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Social Policy Alumni

  • Diana Teggi

    Social Policy Alumni

    PhD Researcher in Social Policy (ESRC +3)
    Faculty of Humanities and Social Sciences, University of Bath

    Start date: October 2017

    Graduation date: March 2022

    Research topic: End of Life Care in Care Homes

    My research looks at End of Life Care (EOLC) for and with old adults living and dying in care homes. Given the ageing of populations and the epidemiological transition to non-communicable diseases, more and more people are expected to die in their late 80s when the incidence of dementia, chronic disabling illnesses and institutionalisation is higher. Hence, this PhD answers whether care homes provide – or have the potential to provide – a kind of EOLC that is attuned to the hallmarks of dying in the 21st century England, that is in late old age (80+), with severe disability, frailty, and dementia. It does so by applying a mixed methods design that integrates multivariate analysis of the English Longitudinal Study of Ageing (ELSA) with ethnographic observation and interviewing of staff in up to six care homes in the South West of England. This project thus addresses the lack of up-to-date evidence base to inform EOLC practice in institutional long-term care. Further, it investigates the potential and hurdles of EOLC provision in the care home sector.

    Current position:

    Lecturer in Sociology in the Department of Social and Policy Sciences at the University of Bath

    Research supervisors: Dr Kate Woodthorpe, Emeritus Professor Malcolm Johnson, Dr Matt Dickson

    Professional memberships/Positions held:

    Social & Policy Sciences Academic Representative (University of Bath)

    Publications: 

    Teggi, D. (2018) Unexpected death in ill old age: An analysis of disadvantaged dying in the English old population in Social Science in Medicine, 217, 112-120
    Available: https://www.sciencedirect.com/science/article/pii/S0277953618305446?via%3Dihub#!
    DOI: 10.1016/j.socscimed.2018.09.048

    Teggi, D. (2020) Care homes as hospices: the problem with long-term care provision towards the end of life in EnglandLSE Politics and Policy Blog.

    Teggi, D. (2020) Care homes as hospices for the prevalent form of dying: An analysis of long-term care provision towards the end of life in England, Social Science & Medicine, 260, 113150 (open access copy).

    Email: D.Teggi@bath.ac.uk

    LinkedIn: https://it.linkedin.com/in/diana-teggi-790b3b106

    Twitter: https://twitter.com/TeggiDiana


  • Dr Donna Clutterbuck

    Social Policy Alumni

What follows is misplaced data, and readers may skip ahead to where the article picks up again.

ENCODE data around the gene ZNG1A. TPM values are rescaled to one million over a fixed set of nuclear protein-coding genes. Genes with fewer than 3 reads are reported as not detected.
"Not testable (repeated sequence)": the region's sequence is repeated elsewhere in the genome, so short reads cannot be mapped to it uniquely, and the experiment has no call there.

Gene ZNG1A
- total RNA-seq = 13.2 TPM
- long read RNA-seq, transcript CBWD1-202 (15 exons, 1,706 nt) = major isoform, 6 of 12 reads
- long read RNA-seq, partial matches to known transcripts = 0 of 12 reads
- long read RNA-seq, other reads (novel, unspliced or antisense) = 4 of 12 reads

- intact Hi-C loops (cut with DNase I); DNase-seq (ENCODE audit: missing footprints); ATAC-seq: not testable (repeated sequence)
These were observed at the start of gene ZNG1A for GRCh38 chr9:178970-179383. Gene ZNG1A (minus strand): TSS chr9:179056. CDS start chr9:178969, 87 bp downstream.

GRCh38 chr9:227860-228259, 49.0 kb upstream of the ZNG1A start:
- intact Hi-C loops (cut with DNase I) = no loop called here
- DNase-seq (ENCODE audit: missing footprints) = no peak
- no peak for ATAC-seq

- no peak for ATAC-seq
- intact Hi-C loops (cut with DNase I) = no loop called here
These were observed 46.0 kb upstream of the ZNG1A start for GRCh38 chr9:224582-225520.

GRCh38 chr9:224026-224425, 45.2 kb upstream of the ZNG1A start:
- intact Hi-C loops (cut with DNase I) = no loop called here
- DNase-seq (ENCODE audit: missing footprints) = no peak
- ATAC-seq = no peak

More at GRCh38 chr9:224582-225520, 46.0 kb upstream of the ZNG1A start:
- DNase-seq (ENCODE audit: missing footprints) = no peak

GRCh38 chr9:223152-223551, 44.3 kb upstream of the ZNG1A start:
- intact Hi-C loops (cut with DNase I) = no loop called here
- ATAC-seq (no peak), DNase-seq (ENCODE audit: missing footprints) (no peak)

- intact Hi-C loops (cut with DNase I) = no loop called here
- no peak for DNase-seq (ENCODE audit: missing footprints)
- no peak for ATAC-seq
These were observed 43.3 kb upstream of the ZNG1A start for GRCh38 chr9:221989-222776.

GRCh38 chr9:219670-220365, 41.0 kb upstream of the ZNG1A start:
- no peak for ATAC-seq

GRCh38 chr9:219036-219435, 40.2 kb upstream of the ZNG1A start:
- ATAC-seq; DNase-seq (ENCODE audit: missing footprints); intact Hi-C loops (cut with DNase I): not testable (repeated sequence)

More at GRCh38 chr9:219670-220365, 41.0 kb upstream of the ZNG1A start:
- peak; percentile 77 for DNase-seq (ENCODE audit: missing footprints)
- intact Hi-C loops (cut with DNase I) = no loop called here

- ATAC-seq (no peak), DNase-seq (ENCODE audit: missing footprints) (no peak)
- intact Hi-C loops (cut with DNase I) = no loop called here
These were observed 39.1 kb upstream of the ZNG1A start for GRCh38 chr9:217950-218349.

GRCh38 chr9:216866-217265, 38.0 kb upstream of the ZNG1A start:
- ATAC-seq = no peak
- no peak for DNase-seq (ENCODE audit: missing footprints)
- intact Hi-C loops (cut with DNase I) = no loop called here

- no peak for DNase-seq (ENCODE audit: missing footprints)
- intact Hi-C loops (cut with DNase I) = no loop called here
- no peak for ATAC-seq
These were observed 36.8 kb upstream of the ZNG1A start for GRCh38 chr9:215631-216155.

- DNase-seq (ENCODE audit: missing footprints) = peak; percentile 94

PhD Researcher in Social Policy (ESRC +3)
    School for Policy Studies, University of Bristol

    Start date: September 2013

    Graduation date: March 2019

    Research topic: Violence in Young Adults' Relationships and Coercive Control

    Research supervisors: Professor Marianne Hester , Dr Christine Barter

    Email: dc9757@bristol.ac.uk


  • Dr Yasha Maccanico

    Social Policy Alumni

    PhD Researcher in Social Policy (ESRC 1+3)
    School for Policy Studies, University of Bristol

    Start date: September 2012

    Graduation date: November 2019

    Research topic: The effects of security and immigration policies on rights, liberties and society in the EU.

    Research supervisors: Ms Ann Singleton, Ms Christina Pantazis

    Email: ym12757.2012@my.bristol.ac.uk


  • Dr Joanna Howard

    Social Policy Alumni

    PhD Researcher in Social Policy (ESRC 1+3)
    School for Policy Studies, University of Bristol

    Start date: September 2012

    Graduation date: June 2019

    Research topic: Can it make a difference to the poor if non-governmental actors are involved in public services?

    Research supervisors: Dr Sarah Ayres , Professor Gary Bridge

    Email: jo.howard@bristol.ac.uk


  • Dr Tim Marshall

    Social Policy Alumni

    PhD Researcher in Social Policy (ESRC +3)
    School for Policy Studies, University of Bristol

    Start date: September 2013

    Graduation date: September 2017

    Research topic: Young people with intellectual disabilities

    My research explores the everyday lives of young people with intellectual disabilities – and those close to them – in a north Indian city. It asks what is important or valued in young people’s lives, what helps them achieve this and what prevents them from doing so. The research context is one of India adopting disability legislation and policy in line with international agreements, while disabled people’s lived realities are poorly understood. The research is an ethnography, with participant observation the main method, and draws on a social relational model of disability as a theoretical starting point.

    Research supervisors: Dr Val Williams, Professor David Abbott

    Professional memberships/Positions held:

    National Union of Teachers member

    Email: tim.marshall@bristol.ac.uk